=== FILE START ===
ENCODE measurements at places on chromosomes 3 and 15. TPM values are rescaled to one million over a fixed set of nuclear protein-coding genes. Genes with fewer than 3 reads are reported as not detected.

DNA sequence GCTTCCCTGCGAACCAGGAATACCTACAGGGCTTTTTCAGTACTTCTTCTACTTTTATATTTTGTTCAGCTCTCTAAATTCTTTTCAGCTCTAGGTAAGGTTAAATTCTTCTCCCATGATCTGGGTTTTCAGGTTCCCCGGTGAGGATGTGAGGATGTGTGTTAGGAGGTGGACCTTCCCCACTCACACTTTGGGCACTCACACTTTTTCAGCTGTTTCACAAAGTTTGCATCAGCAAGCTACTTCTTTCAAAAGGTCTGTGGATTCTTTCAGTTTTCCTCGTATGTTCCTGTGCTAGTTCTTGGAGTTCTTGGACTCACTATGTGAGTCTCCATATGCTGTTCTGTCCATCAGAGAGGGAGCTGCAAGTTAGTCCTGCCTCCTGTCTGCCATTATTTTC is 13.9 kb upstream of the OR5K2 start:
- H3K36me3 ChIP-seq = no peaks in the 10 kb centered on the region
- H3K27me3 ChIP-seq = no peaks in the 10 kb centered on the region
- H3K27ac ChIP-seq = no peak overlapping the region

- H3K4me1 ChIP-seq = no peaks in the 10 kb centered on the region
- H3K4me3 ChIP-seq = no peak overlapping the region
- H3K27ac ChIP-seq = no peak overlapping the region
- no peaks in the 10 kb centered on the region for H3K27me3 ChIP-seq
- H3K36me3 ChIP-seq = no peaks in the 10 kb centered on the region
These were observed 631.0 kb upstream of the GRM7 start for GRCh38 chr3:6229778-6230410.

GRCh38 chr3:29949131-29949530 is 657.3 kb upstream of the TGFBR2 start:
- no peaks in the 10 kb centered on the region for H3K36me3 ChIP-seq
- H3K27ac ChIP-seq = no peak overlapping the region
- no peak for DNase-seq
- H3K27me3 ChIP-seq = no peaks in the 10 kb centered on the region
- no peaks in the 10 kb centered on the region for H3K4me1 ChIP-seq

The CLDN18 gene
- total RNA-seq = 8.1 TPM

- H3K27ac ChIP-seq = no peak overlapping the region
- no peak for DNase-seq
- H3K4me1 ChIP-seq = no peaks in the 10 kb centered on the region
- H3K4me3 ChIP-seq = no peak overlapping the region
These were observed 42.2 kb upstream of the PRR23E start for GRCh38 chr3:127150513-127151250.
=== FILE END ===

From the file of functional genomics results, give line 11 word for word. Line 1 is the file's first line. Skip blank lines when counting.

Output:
These were observed 631.0 kb upstream of the GRM7 start for GRCh38 chr3:6229778-6230410.